The villages surrounding the city grew at a phenomenal rate, and soon were incorporated into the city, forming the region now known as Greater London. Many of these areas such as Mill Hill still preserve their rural almost village like feel, enhancing the unique urban fabric of the city. One feels completely removed from the commotion of the capital, yet in reality, through the introduction of these fast efficient railways one can be back in the city in a matter of minutes thus striking an ideal balance between country living and the convenience of the city.


Full Planning Permission Granted

Project SI_387 Norfolk Road

Croydon Council. Ref 12/01641/P


Studio Idealyc

Open House

With less than two weeks until the annual event held across the capital, London Open House, we are busy in the studio collating a range of our selected work from the past four years to display as we prepare to open our studio to the public for the entire weekend of the 22 – 23 September. This occasion will give the public a unique insight into the working life of the team at Studio Idealyc, as well as the opportunity to experience a working architectural studio in the heart of Shoreditch.

The Open House will give us the chance to showcase some of our latest work, such as our residential projects just a few minutes away at Underwood Road, as well as some of competitions pieces we have been developing over the last few months. The studio has seen some changes recently including graffiti on the front door by a well known artist which draws crowds daily.

We are professional supporters of this year Open House and the events in our office will include the sale of our diary of a practice which is available to download from our website. The team will also be on site during the weekend to discuss our methods and the themes that flow through our projects. We see this also as a possibility for students of architecture to take a glimpse of professional practice in a diverse and busy office.


Studio Idealyc

Feedback Forms

Project SI_515 Balcaskie Road

Client satisfaction is at the top of our agenda with our new initiative begun as a response to our increased workload recently. We have designed a feedback form to distribute once we have completed a project to gather information about satisfaction with the service that we are providing. We hope to learn from the responses and also to build on our record of testimonials to show to prospective clients.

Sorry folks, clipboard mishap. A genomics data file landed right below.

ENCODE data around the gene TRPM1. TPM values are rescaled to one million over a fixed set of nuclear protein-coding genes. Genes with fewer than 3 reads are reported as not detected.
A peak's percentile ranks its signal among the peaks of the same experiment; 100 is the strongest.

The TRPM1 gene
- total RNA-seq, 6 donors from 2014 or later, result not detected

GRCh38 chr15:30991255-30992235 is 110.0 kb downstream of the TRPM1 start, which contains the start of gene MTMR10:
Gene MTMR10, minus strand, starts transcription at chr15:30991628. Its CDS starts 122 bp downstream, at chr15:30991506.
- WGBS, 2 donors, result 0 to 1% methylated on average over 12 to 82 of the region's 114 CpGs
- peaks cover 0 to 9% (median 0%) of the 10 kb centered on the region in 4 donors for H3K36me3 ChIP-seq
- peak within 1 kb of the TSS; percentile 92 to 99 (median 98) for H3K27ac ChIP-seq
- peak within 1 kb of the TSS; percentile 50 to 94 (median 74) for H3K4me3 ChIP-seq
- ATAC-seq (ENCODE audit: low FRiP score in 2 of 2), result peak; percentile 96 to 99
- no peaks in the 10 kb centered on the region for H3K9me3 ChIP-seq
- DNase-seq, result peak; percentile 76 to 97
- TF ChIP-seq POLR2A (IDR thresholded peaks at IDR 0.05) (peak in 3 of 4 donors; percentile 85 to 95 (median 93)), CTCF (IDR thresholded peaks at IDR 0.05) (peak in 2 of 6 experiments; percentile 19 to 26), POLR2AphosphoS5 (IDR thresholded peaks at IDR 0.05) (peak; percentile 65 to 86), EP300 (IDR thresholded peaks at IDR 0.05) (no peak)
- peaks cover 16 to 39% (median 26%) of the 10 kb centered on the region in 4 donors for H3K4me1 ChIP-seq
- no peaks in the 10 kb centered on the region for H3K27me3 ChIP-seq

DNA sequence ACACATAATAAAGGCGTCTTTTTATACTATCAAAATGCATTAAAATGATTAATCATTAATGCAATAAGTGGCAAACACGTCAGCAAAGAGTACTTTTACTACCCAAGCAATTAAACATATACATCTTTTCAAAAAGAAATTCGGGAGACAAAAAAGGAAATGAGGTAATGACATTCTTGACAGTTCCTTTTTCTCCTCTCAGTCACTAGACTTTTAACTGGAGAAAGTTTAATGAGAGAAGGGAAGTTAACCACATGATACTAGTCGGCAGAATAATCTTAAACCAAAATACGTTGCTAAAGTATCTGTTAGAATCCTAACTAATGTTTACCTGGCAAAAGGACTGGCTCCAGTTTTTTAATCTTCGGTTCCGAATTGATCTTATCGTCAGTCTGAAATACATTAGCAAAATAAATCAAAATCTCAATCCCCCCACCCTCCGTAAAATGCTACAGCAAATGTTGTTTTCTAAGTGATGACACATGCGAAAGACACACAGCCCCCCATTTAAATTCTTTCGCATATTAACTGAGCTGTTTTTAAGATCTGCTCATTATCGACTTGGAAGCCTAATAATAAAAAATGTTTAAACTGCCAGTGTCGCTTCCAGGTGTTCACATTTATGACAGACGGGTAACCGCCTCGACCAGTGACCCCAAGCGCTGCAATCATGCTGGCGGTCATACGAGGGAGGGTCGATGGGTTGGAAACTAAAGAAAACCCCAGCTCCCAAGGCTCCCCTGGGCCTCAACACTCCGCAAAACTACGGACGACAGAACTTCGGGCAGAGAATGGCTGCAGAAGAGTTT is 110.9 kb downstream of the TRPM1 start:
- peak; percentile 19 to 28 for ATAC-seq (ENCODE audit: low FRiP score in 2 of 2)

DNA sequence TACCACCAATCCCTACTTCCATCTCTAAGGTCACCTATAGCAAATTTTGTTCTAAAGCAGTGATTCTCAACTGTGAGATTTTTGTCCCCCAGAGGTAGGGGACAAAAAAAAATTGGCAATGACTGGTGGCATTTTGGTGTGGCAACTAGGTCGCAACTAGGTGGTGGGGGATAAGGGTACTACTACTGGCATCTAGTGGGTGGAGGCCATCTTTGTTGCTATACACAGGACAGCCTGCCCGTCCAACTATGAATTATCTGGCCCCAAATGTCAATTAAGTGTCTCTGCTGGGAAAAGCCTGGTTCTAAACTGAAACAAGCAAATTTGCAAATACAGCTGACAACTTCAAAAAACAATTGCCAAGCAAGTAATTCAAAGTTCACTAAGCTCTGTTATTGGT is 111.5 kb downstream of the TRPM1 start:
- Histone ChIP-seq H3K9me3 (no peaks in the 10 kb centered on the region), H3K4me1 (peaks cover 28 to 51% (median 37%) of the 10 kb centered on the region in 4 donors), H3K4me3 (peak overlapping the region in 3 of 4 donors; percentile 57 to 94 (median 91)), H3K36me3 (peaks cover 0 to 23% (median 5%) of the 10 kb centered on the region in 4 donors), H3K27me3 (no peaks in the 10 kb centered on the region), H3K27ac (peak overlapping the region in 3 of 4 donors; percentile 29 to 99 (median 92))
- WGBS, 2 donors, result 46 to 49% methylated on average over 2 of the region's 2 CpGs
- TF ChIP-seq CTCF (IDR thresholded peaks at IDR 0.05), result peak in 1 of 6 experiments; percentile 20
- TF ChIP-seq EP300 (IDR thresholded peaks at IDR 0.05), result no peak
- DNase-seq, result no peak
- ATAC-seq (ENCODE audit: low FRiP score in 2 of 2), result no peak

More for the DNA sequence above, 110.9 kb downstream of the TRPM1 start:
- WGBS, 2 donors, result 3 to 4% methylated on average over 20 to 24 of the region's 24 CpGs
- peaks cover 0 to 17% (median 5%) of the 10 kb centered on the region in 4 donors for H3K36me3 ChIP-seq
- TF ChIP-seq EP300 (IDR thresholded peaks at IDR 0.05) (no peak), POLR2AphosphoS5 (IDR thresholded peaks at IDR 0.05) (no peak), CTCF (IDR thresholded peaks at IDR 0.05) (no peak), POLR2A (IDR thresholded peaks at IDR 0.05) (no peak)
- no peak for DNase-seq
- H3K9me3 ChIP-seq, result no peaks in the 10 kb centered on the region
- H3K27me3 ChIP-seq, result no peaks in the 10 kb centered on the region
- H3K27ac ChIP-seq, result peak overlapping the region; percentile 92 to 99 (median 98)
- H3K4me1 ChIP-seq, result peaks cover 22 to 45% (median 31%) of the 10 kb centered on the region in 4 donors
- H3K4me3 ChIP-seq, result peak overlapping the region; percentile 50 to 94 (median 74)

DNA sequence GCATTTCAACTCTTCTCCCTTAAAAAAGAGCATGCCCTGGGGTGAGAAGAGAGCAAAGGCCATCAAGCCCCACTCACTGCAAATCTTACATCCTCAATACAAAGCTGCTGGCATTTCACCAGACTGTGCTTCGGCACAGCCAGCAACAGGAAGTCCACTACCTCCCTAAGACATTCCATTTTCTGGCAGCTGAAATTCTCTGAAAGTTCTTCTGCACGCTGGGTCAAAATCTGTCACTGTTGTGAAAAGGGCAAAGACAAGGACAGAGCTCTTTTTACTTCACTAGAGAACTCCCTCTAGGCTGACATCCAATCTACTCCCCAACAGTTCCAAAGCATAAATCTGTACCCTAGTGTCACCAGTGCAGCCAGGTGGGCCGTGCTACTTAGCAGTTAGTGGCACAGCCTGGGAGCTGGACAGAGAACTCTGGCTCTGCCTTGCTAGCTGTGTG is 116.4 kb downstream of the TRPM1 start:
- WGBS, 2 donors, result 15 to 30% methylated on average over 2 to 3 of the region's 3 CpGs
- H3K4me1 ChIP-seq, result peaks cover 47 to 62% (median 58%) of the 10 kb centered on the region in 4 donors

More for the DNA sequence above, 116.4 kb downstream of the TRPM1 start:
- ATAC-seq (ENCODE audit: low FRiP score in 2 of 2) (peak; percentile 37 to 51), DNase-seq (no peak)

Full Planning Permission Granted

Project SI_472 Baxendale Street

Tower Hamlets Council. Ref PA/12/02075


Listed Building Consent Granted

Project SI_453 Old Ford Road

Tower Hamlets Council. Ref PA/12/01911


Full Planning Permission Granted

Project SI_483 Mowbray Road

Croydon Council. Ref 12/01819/P


Studio Idealyc

New Appointment at Sefton Street

Project SI_503 Sefton Street

Sometimes in the urban environment the unassuming façade can conceal a myriad of programmes as Sefton Street, a recent project of ours that has now been submitted to the planning department demonstrates. Like its neighbour, the development is a small outbuilding used as a garage. However using the Permitted Development Rights this area can be used for other functions subsidiary to the enjoyment of the main dwelling house.

The double aspect apparent in this project provides rare opportunities as a façade that is part of the street fabric is an important part of any urban development. Access to the street provides the chance for visitors and passers by to use the space and interact with the intervention.

In this case the garage belongs to a householder who will be using the extra internal area created as a playroom to entertain the young generation of the family although in similar situations we have assisted clients with the creation of extra places, sheltering gyms, artist studios and music rooms all of which provided a secluded retreat within the bounds of a home.


42 Redchurch St. London. E2 7DP. T +44 (0) 207 7393972